Blodgett Canyon is filled with the enticing aromas of shiny-leaf ceanothus and wild rose that hang heavy in the rapidly warming air of a June day. Pale swallowtails and Rufous Hummingbirds flit and hover at the technicolor sex organs of the flowers. Sheer granite walls rise some 2000 feet above our heads as we set out on a day hike to Blodgett Falls. To say that this place has a certain majesty, would be a considerable understatement. Every time I looked up there was different vista, whether it was the rushing creek, the towering points, or the call of an Olive-sided Flycatcher.
This canyon was shaped into the deep U by the combined processes of Idaho Batholith, a Late Cretaceous to Paleocene granitic intrusive mass, and massive glaciers of Ice Ages that carved down through the durable rock.
The trail itself is in relatively good shape with a few rocky areas here and there as the trail crosses a boulder field. The climb is rather moderate (only a shade over 700 feet to the falls at roughly 5 miles). At the 3 mile mark, you will cross a footbridge that offers fantastic views of the canyon.
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Roughly a mile and half above the footbridge, you leave behind the post 2000 fire area, and enter into wonderful subalpine and spruce forest. The ground is soft and lush, and the cool, humid breeze offers a welcome relief. The source of humidity becomes evident as a soft roar increases in volume with each footstep. The falls are located within a large cleft of granite. Placed on a small ledge near the falls, an American Dipper tends to its brood, who are safely tucked into the dome of vegetation and moss.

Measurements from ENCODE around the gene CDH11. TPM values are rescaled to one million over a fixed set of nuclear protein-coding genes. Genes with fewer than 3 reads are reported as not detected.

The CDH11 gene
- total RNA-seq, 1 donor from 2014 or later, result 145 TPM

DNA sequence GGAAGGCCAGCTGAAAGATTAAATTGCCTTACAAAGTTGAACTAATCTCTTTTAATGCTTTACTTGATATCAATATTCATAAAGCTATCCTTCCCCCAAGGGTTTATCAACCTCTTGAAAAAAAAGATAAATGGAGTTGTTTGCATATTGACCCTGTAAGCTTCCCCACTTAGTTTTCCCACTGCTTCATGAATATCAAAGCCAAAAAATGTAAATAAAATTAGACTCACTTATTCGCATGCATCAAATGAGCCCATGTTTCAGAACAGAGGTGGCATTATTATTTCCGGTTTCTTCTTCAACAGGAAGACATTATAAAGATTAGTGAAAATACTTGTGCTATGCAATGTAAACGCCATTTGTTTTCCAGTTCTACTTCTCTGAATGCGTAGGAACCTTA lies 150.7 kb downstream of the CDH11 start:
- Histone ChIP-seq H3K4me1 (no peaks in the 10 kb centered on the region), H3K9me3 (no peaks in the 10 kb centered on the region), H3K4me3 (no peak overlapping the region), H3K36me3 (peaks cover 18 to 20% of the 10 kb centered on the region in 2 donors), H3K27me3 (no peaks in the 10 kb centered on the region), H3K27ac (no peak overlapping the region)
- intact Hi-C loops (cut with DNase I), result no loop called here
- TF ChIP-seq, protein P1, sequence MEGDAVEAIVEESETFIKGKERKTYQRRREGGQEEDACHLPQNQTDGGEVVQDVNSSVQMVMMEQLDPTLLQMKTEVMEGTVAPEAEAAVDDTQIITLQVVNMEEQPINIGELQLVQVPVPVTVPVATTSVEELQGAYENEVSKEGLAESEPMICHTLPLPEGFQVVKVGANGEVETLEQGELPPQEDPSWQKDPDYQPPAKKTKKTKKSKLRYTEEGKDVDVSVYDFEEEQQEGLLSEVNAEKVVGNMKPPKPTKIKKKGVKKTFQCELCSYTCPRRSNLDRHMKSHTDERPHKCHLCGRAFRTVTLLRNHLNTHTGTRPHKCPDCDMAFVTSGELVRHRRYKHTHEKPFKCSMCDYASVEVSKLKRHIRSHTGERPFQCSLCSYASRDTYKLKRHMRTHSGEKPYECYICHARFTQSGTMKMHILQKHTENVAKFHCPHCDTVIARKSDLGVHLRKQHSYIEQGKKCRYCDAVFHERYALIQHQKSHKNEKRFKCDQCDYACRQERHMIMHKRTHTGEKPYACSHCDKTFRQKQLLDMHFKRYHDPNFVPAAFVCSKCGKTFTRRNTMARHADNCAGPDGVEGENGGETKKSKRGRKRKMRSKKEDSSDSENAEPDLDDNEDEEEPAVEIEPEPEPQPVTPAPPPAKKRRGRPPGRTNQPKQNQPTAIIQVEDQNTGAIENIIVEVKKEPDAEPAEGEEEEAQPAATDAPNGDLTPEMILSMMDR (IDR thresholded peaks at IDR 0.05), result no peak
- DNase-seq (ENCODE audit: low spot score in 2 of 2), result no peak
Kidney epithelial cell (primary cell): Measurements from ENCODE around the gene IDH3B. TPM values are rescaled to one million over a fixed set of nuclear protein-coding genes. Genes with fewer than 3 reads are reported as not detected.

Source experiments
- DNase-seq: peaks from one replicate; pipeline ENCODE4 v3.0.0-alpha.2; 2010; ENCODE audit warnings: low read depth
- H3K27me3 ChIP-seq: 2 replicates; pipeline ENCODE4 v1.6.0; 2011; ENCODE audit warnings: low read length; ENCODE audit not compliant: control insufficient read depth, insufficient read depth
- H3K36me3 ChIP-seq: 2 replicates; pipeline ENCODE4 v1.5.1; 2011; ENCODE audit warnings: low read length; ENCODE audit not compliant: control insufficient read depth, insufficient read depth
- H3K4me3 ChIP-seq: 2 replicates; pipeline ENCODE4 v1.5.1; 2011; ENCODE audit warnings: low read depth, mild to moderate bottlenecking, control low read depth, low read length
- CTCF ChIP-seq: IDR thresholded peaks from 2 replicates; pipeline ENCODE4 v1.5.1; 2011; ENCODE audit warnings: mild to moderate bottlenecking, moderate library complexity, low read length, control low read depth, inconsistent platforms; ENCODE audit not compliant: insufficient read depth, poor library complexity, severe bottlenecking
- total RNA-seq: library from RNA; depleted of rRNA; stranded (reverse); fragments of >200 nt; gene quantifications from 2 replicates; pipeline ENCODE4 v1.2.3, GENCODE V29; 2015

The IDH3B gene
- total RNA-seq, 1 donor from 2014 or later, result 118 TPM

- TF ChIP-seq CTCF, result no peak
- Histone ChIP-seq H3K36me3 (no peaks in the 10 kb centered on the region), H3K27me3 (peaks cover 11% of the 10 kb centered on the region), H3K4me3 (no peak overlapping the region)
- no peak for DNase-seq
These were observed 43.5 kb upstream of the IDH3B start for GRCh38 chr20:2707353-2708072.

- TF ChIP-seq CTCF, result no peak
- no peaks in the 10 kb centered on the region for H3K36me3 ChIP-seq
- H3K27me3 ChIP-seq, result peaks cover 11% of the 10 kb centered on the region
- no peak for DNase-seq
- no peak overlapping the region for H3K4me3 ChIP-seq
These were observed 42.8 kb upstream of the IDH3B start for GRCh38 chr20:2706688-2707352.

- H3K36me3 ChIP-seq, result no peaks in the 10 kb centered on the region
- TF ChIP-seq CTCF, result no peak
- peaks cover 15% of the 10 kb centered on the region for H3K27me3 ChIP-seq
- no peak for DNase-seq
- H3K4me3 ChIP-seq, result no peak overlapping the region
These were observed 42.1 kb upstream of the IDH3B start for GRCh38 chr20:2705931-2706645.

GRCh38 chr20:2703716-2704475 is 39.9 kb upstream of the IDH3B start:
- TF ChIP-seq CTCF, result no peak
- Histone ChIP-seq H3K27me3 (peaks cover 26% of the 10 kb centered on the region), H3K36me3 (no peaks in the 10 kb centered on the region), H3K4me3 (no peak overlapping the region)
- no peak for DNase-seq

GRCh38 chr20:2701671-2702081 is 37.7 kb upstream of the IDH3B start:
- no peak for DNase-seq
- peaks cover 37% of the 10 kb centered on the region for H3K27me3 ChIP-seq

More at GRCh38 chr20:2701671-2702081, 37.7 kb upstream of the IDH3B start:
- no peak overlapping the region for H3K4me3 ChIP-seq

The wildlife that we saw consists mostly of butterflies and birds. Dreamy Duskywing, Common Alpine, and Lorquin’s Admiral were the predominate butterflies with a few unidentified blues and fritillaries cruising about the trail. Olive-sided Flycatchers, Hammond’s Flycatchers, and White-throated Swifts ruled the skies as Stellar’s Jays, Hermit and Swainson’s Thrushes called and sang from the forest. Along the many pools and wetlands, White-crowned Sparrows and American Three-toed Woodpeckers were present.
Overall, this is a tremendous hike that offers vistas reminiscent of Yosemite or the Alps. It was actually surprising how few other hikers we encountered on this beautiful June day.
Interesting side note
At the beginning the trail, you come across a memorial stone for Don Mackey, a local smokejumper who died during the Storm King incident in 1994. I remember that fire season with its fierce fires and tragedy. I never Don Mackey, but sounded like a hell of a guy, who server others with selflessness.